I laughed to myself, a little too loudly, but I don’t think they noticed. I was enjoying being distracted from my own mind and found the dominance of this woman over this ignorant man entertaining. Yet he continued. He seemed to be drowning in overconfidence; each time he reached out to grab her, she pushed him under.

‘Why don’t you just give me your number,’ he said, more aggressively, ’you know you wanna.’ But this time she just ignored him. ‘Actually, I don’t read much,’ he admitted. ‘Do you like books then?’

‘Yes. I read a lot. I’ve been studying, if you must know; in England, at Cambridge.’

‘Wow, I know a great pub in Cambridge,’ he said. ‘Studying what?’

Philosophie.’ The musicality of these French syllables aroused the drums of my ears. I dropped Camus onto my bag, leaned my head against the headrest and closed my eyes.

‘Fascinating,’ said the man, pathetically. I imagined him gaping at her breasts or thighs. ‘And now what?’ he asked. ‘Gonna be a student forever?’

‘Next I go to la Sorbonne; for a year, may be more. But I believe we should all be learning until we die. So yes, I shall always be a student.’

‘I like to think of myself a bit of a philosopher.’

‘Yes. I imagine you think your glass is always half-full, but perhaps, in reality, it is really half-empty.’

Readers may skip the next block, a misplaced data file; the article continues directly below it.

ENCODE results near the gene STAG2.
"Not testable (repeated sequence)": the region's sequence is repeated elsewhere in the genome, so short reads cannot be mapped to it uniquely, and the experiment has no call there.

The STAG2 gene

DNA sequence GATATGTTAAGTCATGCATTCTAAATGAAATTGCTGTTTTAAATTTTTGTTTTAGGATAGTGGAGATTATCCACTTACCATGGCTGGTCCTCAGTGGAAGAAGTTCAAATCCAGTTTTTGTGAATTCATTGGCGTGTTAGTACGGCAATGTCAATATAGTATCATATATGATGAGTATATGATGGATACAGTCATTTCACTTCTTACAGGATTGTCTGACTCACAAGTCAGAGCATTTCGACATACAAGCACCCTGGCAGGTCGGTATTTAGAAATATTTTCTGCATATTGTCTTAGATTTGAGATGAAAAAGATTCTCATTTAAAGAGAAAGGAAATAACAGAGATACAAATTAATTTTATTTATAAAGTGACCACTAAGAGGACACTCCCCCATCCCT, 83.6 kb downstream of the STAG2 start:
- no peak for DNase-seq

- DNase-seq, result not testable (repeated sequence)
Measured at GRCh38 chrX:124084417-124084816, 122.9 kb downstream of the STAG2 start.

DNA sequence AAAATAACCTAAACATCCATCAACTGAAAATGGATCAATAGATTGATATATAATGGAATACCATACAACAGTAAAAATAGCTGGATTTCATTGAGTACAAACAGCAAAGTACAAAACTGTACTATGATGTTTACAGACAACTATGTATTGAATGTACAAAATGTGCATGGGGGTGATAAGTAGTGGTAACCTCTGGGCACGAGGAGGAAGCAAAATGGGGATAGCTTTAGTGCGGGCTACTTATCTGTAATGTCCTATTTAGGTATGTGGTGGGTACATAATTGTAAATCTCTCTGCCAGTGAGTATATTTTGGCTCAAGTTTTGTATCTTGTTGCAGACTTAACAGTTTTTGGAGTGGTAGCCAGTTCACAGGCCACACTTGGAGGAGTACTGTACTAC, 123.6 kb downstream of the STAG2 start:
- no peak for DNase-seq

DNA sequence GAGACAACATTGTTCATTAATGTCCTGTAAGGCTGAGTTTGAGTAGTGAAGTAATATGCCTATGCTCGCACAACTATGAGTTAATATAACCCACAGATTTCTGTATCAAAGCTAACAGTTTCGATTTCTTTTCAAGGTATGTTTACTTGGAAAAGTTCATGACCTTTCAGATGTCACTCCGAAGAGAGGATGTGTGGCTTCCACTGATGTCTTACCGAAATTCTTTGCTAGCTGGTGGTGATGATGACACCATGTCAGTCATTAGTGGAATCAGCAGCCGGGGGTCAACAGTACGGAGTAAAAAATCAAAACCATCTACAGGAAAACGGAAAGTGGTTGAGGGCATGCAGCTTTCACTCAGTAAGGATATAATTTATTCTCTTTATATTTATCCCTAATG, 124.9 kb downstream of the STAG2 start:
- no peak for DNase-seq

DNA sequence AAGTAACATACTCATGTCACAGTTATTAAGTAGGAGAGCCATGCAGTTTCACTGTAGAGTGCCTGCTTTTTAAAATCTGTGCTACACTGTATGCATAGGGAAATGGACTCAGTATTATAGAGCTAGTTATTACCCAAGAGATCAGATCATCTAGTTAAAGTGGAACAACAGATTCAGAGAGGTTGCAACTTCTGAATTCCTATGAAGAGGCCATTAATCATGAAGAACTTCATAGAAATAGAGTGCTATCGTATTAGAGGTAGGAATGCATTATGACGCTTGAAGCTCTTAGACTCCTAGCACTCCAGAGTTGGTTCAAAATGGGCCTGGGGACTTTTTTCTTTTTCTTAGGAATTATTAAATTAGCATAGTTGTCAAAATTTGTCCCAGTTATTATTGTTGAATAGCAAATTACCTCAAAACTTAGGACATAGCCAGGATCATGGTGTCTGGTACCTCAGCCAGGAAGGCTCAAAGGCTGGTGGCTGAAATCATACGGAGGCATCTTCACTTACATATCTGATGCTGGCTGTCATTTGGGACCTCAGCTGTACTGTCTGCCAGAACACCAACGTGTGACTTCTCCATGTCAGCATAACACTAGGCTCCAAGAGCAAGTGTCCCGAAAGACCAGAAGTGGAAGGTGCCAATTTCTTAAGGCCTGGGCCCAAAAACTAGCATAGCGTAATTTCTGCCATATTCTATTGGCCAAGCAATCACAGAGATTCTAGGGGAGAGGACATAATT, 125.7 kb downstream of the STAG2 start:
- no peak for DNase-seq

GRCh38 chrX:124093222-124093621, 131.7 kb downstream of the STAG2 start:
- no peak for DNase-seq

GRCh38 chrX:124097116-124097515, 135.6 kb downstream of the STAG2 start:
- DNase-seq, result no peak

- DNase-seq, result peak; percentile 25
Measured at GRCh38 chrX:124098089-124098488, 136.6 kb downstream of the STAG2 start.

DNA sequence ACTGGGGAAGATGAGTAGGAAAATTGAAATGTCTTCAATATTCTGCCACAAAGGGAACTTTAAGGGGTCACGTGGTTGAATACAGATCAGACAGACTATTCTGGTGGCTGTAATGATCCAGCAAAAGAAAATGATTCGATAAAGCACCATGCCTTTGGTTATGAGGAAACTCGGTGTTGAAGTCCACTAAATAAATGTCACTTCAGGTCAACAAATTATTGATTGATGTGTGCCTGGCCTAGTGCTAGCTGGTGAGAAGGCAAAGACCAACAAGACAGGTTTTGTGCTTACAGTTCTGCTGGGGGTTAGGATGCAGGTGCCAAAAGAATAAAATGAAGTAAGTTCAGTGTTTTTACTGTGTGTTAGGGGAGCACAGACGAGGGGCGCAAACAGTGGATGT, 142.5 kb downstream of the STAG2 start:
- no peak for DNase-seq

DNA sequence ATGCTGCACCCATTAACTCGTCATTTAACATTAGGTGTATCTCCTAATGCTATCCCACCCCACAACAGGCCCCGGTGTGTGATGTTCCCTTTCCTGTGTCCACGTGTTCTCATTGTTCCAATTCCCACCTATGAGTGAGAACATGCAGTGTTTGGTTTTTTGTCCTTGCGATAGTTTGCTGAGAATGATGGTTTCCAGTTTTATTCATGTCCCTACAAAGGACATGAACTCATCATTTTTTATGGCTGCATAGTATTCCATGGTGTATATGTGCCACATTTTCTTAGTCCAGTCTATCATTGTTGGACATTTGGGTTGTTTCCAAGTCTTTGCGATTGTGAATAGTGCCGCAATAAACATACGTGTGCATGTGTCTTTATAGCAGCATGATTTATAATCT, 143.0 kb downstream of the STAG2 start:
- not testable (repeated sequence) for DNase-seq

‘Alright! I like a drink, sure, who doesn’t? Life without alcohol would be boring. Don’t tell me you don’t drink.’

‘I have the odd glass of wine, but I don’t drink for sport like so many of you Englishmen. Alcohol is an escape mechanism; the trick is to enjoy where you are and who you are with, without fooling your brain. Maybe you spend too much time in the wrong places with the wrong people.’

‘Oh I enjoy myself, don’t worry about that,’ he said. ‘I do know a bit about philosophy though, honest.’

‘Really?’ she said. ‘Your favourite French philosopher is?’

‘Well, there’s so many, aint there. There’s …’

‘Huh!’

‘Sartre. There, Sartre!’ he said, proudly. ‘Now we’ve established we’ve got somefing in common, can I take you out for that drink?’

My eyebrows rose high and waited there.

‘Ahh, Sartre; the short ugly one with the wandering eye!’

I adored her. She was overpowering this man with every sentence, turning each of his efforts, against him. He just kept going though, like a well beaten fighter who wouldn’t fall. I almost felt sorry for him.

‘You think you’re so clever don’t you? Why dress like that if you don’t want male attention? You’re just a tease, you are. You French women are all the bloody same.’ Any sympathy I had vanished at this, he was insulting her country and her gender. I was ready to step in. I would have definitely said something if I hadn’t been so curious about how she would react. There was a pause as she gathered her thoughts.

‘Okay, last chance,’ she said calmly. ‘If Sartre is really your favourite, tell me which ism is he renowned for?’